Real-world ways to find exercise time

August 18, 2010

The fact that exercise is good for your health is no secret. But in recent years, a growing body of research shows that your level of physical activity is directly linked to your risk for cancer, especially colon, breast, endometrial, prostate and lung cancers. Exercise helps ward off cancer by keeping weight in check, aiding digestion and altering hormone levels in ways that discourage cancer from developing in your cells. Most of us know exercise is good for us, but where do you find the time for a workout? Try some of these tips to squeeze exercise into your life:

Make time in the morning. Set your alarm for 30 minutes earlier than usual and use the time to ride the stationary bike, take a walk, jog or work out to an exercise DVD.

Schedule it. Mark your workout on your calendar as you would any appointment, such as business meetings or dental cleanings. Sign up for a class or have a standing date with a workout buddy.

Start a lunchtime exercise group. Recruit co-workers to join you for lunchtime treks.

Use your commute. Can you walk or bike to work? Why not park one mile away or get off the bus several stops earlier?

Make family time active. Start a tradition of an after-dinner walk or a Saturday afternoon hike or bike ride.

Walk and talk. Instead of meeting for coffee, drinks or lunch, ask friends you see regularly to take a walk with you––a healthier way to catch up.

Take the less convenient path. You've heard these before, but do you do them? Take the stairs instead of the elevator (or jog up the escalator); in parking lots, park in the spot farthest from the door.

Use commercial breaks. When you watch television, get in the habit of standing up during every commercial and doing some exercise––jog in place, or do a few jumping jacks, calisthenics or stretching exercises.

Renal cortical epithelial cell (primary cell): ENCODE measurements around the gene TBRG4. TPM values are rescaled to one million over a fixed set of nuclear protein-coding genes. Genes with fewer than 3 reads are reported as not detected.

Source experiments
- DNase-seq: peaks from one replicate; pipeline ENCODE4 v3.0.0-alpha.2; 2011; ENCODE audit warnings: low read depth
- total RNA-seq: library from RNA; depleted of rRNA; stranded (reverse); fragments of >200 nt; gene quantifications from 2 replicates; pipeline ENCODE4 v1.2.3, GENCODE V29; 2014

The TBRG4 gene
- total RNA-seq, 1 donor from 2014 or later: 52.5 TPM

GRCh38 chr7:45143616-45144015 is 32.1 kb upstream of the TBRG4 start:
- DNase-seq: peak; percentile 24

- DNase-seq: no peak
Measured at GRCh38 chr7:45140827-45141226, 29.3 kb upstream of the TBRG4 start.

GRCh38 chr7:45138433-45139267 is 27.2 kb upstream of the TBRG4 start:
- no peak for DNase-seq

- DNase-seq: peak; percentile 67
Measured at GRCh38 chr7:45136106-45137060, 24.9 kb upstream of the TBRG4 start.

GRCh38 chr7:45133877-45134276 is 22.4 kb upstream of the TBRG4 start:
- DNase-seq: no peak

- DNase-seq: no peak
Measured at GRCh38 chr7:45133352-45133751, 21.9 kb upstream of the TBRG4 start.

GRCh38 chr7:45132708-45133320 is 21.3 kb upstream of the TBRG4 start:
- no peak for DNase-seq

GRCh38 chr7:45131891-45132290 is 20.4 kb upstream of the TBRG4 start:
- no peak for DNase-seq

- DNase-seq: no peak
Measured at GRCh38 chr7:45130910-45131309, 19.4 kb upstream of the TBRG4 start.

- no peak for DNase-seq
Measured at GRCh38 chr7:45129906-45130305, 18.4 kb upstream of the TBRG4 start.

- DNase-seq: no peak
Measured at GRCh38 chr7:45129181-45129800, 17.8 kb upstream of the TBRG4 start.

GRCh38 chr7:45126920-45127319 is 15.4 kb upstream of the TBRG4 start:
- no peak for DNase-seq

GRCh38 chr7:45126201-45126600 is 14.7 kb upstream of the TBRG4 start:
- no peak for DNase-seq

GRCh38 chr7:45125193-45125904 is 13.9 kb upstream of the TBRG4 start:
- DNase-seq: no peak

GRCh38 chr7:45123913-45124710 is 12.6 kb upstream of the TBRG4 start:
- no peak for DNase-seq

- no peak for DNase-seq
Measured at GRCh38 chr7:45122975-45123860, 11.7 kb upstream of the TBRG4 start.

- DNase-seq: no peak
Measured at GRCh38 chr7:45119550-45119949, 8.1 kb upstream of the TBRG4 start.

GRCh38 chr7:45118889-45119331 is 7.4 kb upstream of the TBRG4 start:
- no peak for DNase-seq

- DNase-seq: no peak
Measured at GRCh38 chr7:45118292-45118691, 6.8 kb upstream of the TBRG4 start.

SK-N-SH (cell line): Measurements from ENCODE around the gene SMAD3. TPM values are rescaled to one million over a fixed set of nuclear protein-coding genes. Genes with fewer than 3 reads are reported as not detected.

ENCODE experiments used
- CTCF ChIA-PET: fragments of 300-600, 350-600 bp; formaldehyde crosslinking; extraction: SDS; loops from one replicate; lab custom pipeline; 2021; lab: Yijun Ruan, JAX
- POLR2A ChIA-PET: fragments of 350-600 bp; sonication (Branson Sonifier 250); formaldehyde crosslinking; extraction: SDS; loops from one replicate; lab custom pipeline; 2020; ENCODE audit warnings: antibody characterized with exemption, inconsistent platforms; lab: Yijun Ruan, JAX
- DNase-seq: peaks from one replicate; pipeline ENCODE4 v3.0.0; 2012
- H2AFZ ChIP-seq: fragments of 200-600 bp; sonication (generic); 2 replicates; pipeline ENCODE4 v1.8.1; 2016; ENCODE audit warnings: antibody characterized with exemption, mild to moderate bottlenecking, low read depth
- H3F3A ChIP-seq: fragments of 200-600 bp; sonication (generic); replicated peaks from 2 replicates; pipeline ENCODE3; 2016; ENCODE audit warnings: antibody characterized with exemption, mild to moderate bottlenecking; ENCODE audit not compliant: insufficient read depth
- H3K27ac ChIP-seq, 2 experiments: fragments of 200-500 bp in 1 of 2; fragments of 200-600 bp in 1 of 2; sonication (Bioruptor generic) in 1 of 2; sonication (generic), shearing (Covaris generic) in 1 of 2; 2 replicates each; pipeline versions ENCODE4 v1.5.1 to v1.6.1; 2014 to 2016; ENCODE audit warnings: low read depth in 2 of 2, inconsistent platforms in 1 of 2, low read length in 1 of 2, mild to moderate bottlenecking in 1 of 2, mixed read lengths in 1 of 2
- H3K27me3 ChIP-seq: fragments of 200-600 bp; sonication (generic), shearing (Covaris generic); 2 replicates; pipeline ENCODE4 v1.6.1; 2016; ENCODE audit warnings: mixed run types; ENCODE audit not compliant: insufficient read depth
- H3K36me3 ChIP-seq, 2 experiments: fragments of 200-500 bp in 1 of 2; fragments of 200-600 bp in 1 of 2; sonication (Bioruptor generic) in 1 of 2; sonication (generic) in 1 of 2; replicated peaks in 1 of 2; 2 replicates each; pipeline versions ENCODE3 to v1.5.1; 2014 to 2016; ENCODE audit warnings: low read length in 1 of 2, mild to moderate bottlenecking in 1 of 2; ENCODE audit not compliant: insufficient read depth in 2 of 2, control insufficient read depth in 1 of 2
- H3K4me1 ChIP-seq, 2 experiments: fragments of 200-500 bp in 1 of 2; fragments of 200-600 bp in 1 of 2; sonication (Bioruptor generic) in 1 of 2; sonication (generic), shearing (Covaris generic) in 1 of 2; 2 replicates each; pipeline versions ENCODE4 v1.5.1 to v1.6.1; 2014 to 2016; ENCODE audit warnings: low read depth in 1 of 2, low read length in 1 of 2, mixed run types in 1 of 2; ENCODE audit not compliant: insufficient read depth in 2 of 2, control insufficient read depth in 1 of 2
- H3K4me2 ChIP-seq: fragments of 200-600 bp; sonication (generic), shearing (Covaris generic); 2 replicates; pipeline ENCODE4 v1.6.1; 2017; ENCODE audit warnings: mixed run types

Turn chores into calorie-burners. Turn on some music and pick up the pace as you do housecleaning, yard work or other chores.

Play with the kids. Whether they're your own or your neighbors', it's hard to find a kid who doesn't love a good game of tag. Walk laps around the field while watching the grandkids' soccer games.

Pace with a pedometer. This inexpensive gadget tracks the number of steps you take while wearing it. Write down your total steps at bedtime and challenge yourself to increase your number each day.

Experts recommend exercising for at least 30 minutes a day. That doesn't sound difficult, but it can be overwhelming when your day is already jam-packed. So if you can't spare the full 30 minutes in one shot, why not break up your routine into three 10-minute bites? Try these suggestions:

Walk the dog. He needs to go, and you both need the exercise. If you're feeling ambitious, pick up the pace for a few minutes and try a light jog.

Speed up your shopping. At the mall, take a brisk walk around the perimeter before going into your favorite stores. At the supermarket, do an extra lap at the end, when your cart is full—and harder to push.

Take a video game break. Many of today's games aren't for couch potatoes: Interactive games keep you moving with workout routines and simulated tennis, bowling and other sports.

Watch a video. Many fitness DVDs offer 10-minute workouts. Do three segments a day and you're done.

Thomas Lane, M.D., is medical director of The Hospital of Central Connecticut's Department of Health Promotion and director of the Division of General Medicine and Geriatrics.